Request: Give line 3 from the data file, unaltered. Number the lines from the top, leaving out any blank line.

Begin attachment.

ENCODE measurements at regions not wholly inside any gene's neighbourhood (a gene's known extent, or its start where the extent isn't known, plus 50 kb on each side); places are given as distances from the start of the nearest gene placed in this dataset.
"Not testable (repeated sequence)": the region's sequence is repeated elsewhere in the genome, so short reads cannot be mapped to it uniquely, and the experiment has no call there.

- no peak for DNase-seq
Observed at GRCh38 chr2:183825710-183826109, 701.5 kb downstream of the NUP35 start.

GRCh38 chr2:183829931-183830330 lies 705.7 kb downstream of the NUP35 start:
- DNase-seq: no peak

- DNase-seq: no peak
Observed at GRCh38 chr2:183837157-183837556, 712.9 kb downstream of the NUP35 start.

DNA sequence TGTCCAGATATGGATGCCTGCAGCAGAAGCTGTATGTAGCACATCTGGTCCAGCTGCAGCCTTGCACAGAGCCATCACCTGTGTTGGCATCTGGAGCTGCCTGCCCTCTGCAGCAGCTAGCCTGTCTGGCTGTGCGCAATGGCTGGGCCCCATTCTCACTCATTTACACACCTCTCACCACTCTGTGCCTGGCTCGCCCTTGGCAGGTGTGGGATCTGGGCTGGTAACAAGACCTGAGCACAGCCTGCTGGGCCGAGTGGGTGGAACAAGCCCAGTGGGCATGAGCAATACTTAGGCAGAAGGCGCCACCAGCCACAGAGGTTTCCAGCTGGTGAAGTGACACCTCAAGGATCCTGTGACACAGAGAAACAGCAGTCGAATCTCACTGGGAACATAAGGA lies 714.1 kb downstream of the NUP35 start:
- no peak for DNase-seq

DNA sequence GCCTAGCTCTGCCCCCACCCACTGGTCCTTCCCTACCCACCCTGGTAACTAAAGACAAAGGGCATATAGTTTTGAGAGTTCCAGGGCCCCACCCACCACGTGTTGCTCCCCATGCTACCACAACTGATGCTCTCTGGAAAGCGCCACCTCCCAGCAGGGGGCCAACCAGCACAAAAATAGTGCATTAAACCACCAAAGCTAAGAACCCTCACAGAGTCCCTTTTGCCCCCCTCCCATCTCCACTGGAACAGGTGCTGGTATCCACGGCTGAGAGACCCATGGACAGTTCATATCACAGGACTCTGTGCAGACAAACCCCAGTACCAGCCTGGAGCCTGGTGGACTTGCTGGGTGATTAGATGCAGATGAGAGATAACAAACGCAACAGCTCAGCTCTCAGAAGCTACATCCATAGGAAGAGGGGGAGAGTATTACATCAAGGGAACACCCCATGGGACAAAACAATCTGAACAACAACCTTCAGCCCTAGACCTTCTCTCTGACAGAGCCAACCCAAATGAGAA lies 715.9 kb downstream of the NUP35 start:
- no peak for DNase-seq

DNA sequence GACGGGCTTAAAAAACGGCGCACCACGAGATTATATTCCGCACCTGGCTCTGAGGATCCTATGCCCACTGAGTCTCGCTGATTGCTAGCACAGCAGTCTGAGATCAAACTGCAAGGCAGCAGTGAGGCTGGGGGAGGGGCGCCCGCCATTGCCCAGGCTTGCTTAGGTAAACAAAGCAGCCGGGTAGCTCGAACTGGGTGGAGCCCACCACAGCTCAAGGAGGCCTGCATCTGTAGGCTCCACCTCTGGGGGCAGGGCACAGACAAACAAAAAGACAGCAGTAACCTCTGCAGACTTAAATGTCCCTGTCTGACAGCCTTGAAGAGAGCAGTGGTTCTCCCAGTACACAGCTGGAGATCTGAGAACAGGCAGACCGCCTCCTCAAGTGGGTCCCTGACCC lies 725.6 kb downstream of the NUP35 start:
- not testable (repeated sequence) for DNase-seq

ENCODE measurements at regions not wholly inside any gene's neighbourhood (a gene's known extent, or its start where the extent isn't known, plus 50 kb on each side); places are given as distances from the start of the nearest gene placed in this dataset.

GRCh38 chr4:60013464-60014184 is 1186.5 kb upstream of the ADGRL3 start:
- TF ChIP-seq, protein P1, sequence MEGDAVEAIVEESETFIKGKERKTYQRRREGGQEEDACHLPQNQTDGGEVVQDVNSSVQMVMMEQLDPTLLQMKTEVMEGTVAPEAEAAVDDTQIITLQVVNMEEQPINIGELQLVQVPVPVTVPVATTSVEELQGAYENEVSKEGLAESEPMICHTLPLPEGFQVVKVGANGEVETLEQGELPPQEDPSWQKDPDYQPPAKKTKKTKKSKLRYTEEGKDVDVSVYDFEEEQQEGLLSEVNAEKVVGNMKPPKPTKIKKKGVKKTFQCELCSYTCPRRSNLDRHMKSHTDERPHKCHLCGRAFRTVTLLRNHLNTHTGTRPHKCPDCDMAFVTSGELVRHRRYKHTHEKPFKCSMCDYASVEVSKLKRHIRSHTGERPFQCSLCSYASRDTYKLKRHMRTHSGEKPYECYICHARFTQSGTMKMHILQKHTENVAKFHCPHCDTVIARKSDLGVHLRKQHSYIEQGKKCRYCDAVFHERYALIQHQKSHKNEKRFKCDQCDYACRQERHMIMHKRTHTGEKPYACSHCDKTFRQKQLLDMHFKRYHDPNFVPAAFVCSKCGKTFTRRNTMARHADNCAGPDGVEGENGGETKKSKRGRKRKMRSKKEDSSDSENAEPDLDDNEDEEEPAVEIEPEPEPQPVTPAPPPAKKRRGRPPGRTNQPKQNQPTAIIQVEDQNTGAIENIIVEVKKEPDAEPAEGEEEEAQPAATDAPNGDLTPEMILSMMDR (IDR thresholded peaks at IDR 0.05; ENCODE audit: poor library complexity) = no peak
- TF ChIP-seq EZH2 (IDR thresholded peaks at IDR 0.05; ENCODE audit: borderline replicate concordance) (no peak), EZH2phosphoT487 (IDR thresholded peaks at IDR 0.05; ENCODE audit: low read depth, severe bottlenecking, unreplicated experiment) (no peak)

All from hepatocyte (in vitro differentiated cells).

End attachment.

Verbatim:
- no peak for DNase-seq